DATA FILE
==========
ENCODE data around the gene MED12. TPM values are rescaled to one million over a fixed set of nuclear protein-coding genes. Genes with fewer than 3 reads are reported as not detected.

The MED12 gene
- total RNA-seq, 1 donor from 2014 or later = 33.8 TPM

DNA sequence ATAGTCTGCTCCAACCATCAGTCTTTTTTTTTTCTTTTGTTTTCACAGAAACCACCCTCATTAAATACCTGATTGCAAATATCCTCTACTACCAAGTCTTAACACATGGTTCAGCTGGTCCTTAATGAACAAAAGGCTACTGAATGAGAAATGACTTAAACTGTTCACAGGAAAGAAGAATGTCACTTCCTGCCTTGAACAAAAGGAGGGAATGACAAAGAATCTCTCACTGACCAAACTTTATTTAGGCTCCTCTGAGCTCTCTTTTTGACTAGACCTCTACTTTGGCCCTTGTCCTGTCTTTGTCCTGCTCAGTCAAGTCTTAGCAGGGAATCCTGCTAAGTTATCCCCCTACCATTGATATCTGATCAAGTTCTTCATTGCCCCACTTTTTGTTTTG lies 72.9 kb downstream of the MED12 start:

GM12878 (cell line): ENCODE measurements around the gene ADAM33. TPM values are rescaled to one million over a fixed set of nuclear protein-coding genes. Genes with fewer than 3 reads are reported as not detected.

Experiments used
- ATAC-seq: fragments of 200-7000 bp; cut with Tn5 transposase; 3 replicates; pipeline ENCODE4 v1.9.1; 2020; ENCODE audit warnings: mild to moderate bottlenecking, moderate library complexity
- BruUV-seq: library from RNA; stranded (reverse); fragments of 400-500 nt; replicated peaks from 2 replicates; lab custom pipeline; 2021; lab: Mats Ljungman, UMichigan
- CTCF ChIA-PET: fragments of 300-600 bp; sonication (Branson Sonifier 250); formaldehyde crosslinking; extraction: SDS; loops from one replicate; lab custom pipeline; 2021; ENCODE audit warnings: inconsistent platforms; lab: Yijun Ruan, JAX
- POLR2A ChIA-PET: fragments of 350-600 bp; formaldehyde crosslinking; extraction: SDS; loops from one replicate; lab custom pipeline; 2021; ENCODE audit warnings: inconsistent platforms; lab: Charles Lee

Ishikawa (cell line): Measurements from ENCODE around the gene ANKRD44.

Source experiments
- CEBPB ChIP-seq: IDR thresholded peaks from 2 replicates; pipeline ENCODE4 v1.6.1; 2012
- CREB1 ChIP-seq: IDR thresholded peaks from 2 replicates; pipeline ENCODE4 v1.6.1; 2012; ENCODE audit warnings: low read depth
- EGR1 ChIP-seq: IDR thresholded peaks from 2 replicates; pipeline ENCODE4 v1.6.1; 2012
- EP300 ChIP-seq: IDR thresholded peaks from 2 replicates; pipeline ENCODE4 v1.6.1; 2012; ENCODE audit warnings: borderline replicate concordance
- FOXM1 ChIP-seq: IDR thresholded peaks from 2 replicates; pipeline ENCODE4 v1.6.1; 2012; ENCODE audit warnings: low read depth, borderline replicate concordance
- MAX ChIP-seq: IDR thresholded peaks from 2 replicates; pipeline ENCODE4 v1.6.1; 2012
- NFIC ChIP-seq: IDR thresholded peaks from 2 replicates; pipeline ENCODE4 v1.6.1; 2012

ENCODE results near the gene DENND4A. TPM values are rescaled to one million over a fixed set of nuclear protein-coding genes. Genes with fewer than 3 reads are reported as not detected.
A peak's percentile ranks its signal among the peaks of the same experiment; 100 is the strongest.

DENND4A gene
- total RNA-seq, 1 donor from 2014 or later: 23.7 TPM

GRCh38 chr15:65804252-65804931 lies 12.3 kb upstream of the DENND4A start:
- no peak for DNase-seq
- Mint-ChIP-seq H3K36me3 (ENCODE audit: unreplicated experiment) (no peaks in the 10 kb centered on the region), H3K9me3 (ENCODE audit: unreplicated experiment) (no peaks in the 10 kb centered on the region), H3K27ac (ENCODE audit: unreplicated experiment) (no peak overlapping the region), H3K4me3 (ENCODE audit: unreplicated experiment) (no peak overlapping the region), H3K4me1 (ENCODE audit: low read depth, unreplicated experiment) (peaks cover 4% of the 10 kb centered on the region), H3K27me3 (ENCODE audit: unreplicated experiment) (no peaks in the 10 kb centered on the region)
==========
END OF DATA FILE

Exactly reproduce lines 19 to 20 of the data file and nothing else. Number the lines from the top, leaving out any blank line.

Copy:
- NFIC ChIP-seq: IDR thresholded peaks from 2 replicates; pipeline ENCODE4 v1.6.1; 2012

ENCODE results near the gene DENND4A. TPM values are rescaled to one million over a fixed set of nuclear protein-coding genes. Genes with fewer than 3 reads are reported as not detected.